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YelpFilter, literally
November 6, 2011 11:30 AM   Subscribe

My hairstylist asked me to post a review about her on Yelp. I created an account and posted my (100% genuine and not offered in exchange for any consideration) opinion that she's fabulous. Yelp has filtered (i.e., hidden) the review. Is there anything I can do to convince them of my sincerity?

I recognize that Yelp discourages business owners from soliciting reviews from their customers (something neither of us knew when she asked), and I understand why the fact that my first review was a five-star rave probably set off the spam alert. But I would like to see her business receive positive notice on the site, if for no other reason than that I want to be able to keep going there.

Would reviewing more things (honestly, organically, not just a sudden barrage) signal to Yelp that I can be trusted? Are there other metrics in play?
posted by Horace Rumpole to Computers & Internet (9 answers total)
 
Yeah, Yelp won't post reviews from people that haven't reviewed a bunch.

Start going wild reviewing anything that you can and your reviews will become unfiltered.
posted by k8t at 11:36 AM on November 6, 2011


You simply need to post additional reviews to be considered legit. I don't think Yelp openly discloses its methodology for which reviews it hides, but having only one review is clearly one of the metrics.
posted by walleeguy at 11:37 AM on November 6, 2011


Yelp has also been accused of hiding positive reviews of places that haven't paid Yelp any money.

In my experience, positive reviews are hidden a lot more often than negative.
posted by inigo2 at 11:48 AM on November 6, 2011 [4 favorites]


This happened to me, too. I reviewed a few more things and some became unfiltered, but it still filtered a couple of them. Don't know why. It's pretty annoying. I think also if people start clicking that your reviews are helpful/useful/funny, that helps too.
posted by wondermouse at 12:15 PM on November 6, 2011


I think it would help to post several reviews, but of differing star ratings - don't post all 5 star ratings. (and of course, be honest & helpful!)
posted by insectosaurus at 12:24 PM on November 6, 2011


It's never hidden anything I've written, and probably half of my reviews are "first to review" entries. I've reviewed probably... ten places? Fifteen? Not a ton. I give mostly three and four stars. Only three or four of my reviews have been marked as anything (useful, funny, whatever) but one of them six such votes (I like to think that I ate at and then reviewed a Golden Corral for the good of mankind.) I try to leave a pretty detailed description of my experience, and I have a tendency to add a lot of details about businesses - operating hours, are they kid-friendly, noise level, etc. Most of my reviews are several paragraphs long.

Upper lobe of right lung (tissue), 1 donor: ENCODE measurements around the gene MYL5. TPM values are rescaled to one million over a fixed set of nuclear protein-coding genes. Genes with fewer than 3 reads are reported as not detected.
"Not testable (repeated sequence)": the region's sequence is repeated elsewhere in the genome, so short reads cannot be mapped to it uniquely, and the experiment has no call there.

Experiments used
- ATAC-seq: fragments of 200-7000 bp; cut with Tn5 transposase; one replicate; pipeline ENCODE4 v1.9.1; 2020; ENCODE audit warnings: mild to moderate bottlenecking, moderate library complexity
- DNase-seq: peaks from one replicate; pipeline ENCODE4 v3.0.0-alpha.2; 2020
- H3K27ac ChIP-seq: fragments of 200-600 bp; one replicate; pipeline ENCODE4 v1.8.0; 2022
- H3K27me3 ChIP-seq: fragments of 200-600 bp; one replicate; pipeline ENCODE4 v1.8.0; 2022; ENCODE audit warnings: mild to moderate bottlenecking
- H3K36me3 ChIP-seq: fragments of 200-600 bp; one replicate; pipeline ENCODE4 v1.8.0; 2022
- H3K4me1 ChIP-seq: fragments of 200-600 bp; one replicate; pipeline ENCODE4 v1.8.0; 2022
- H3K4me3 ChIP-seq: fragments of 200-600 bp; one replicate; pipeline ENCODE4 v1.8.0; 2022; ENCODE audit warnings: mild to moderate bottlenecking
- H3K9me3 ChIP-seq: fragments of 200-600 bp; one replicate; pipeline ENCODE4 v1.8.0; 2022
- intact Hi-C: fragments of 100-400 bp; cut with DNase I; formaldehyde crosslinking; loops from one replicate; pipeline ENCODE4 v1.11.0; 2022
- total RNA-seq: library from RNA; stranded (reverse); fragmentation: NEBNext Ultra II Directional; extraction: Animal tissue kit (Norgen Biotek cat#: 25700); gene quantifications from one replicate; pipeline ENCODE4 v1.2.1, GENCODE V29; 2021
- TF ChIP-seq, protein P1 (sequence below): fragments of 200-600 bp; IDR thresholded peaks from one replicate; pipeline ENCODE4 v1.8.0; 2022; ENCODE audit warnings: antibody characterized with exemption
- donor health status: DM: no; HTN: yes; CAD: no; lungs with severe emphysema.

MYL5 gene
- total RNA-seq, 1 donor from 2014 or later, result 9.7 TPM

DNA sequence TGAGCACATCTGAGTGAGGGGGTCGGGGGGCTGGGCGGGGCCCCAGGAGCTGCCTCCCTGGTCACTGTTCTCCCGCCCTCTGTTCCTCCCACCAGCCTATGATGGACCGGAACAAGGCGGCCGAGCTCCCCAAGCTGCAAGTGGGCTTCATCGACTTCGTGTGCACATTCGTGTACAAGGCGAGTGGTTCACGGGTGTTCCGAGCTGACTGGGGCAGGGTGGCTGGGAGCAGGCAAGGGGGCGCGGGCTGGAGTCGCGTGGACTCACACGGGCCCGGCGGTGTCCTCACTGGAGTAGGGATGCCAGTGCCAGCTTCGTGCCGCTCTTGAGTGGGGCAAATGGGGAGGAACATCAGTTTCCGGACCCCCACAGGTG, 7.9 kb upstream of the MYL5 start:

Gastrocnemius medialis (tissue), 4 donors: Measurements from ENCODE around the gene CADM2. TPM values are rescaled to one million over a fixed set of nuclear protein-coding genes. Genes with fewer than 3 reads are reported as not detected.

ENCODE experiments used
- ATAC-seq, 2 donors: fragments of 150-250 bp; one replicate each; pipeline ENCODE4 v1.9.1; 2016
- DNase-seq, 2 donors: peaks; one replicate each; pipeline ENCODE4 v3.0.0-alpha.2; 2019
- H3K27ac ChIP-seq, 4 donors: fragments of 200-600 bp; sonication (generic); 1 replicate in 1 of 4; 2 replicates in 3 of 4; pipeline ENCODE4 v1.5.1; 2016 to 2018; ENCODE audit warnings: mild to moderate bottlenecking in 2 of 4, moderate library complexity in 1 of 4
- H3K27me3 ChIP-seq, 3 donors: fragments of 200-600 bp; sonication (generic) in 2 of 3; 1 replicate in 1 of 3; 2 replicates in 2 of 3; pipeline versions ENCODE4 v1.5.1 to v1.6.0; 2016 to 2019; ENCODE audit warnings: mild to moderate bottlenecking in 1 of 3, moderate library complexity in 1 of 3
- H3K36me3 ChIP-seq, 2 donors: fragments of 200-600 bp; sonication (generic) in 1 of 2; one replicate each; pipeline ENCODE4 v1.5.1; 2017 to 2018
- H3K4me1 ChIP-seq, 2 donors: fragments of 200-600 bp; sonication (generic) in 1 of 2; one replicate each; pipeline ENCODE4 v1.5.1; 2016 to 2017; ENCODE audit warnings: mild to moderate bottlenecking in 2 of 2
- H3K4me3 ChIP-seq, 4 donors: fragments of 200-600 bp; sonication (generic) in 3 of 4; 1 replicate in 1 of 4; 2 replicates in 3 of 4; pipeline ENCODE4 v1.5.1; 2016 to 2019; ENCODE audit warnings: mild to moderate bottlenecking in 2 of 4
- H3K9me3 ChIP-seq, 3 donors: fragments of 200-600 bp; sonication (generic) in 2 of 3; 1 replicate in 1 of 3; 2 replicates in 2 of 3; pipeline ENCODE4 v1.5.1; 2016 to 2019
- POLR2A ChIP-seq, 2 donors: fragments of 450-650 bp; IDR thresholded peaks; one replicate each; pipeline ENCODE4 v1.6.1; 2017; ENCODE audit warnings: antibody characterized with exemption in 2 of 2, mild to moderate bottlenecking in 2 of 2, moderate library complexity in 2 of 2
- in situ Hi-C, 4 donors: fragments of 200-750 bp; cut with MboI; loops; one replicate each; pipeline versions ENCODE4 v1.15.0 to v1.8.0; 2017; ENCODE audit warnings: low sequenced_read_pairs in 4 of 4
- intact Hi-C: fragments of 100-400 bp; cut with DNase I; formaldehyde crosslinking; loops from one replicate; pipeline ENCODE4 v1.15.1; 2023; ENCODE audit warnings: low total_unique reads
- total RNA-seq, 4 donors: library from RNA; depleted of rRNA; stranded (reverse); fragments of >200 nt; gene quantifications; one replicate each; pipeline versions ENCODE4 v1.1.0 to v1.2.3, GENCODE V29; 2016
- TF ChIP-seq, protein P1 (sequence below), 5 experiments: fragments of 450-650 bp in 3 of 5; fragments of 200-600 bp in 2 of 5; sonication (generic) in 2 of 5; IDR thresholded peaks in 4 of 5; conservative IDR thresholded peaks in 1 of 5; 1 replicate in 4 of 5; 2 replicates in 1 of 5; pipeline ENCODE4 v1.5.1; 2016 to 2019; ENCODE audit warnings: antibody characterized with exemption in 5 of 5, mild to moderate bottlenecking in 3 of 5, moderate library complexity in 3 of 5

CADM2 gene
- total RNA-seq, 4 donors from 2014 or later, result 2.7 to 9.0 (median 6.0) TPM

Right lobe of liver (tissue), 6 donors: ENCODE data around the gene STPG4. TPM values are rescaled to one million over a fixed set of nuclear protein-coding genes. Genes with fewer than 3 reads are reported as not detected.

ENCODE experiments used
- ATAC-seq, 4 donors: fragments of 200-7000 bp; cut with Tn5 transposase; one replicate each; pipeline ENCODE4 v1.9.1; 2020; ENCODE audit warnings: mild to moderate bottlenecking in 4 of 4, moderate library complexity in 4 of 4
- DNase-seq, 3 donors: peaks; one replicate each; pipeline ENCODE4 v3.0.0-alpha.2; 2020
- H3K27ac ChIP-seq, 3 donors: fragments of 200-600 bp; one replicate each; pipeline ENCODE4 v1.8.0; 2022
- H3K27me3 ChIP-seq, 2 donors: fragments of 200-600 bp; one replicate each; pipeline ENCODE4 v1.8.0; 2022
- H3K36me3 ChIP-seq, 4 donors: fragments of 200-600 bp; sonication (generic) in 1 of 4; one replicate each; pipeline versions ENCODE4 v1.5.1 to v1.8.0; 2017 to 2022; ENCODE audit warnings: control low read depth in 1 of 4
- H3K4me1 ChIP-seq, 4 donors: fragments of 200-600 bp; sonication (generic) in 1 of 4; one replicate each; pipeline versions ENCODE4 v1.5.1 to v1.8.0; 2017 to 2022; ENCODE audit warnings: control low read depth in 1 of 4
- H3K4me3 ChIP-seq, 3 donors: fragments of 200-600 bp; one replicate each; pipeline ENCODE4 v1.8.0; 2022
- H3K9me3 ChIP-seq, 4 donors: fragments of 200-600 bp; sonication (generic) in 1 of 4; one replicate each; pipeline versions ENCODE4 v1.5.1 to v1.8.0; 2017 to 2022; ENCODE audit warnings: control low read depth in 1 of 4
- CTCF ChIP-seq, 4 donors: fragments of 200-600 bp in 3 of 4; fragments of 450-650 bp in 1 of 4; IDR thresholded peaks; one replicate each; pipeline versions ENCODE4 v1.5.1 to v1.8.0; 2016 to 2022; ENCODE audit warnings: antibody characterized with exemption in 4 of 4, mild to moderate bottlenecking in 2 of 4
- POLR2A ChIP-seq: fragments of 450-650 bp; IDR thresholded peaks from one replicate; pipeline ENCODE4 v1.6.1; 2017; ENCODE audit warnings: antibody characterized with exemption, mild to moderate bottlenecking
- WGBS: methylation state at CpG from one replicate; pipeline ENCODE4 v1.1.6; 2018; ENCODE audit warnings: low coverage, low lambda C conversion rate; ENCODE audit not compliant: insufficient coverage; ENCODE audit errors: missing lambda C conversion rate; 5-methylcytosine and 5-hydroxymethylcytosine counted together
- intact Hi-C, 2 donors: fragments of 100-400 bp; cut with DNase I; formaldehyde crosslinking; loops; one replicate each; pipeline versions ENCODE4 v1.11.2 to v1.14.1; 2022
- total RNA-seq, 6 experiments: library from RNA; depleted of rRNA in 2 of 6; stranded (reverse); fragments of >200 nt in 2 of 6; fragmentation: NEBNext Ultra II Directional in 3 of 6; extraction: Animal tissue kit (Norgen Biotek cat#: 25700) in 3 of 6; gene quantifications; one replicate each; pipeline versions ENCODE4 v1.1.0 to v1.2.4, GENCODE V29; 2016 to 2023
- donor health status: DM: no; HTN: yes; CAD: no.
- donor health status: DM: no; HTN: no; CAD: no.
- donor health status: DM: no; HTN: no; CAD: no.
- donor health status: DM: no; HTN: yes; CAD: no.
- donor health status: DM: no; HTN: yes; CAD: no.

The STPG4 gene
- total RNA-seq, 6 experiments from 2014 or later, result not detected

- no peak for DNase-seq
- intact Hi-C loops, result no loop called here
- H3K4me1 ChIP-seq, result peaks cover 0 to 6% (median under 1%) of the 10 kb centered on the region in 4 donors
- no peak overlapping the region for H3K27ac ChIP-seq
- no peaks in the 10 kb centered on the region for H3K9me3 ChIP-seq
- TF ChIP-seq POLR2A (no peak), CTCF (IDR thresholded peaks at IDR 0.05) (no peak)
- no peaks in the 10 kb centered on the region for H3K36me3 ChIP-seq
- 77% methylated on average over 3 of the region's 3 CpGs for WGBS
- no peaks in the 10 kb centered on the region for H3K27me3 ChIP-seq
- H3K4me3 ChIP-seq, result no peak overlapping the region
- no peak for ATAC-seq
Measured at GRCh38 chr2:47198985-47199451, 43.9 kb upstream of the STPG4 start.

I have a feeling it might also be about how long you've had the account and how much attention you've paid to it. I'd been a member for probably a month before I posted my first review, I have friends, I filled out my profile, I made lists of places, etc.
posted by SMPA at 1:10 PM on November 6, 2011


Yelp has also been accused of hiding positive reviews of places that haven't paid Yelp any money. -- Not to hijack this thread, but I've heard the similar complaints about Angie's List. Is it true for them as well?
posted by crunchland at 1:14 PM on November 6, 2011


As a Yelp Elite, the way I understand it is that reviews are filtered due to a convoluted and complex series of factors.

If you look like you are doing someone a favor or have a grudge (i.e. write only 1 review and that review is either 5 stars or 1 star, have no friends, proceed to not participate in any Yelp discussions, and fail to review any more businesses), then yes, that review is more likely to be filtered than others.

Usually, this results in businesses having a more evened out and more honest number of reviews, so it's actually a good thing, in my option.

So as others have said, continue to write reviews, friend others, start becoming more active on the site.

Personally, I tend to toss out in my head really high or low reviews because I do think someone is either trying to do a business a favor or really has it out for the business.
posted by HeyAllie at 2:02 PM on November 6, 2011


What HeyAllie said.

However, I do think from experience that the majority of reviews are legit, at least in my city (Austin). Austin Yelpers self-police pretty well - if someone in the community thinks a bunch of reviews have been posted that are bogus (and its usually pretty obvious, anyway) they'll get flagged by humans.
posted by bitterkitten at 4:40 PM on November 7, 2011


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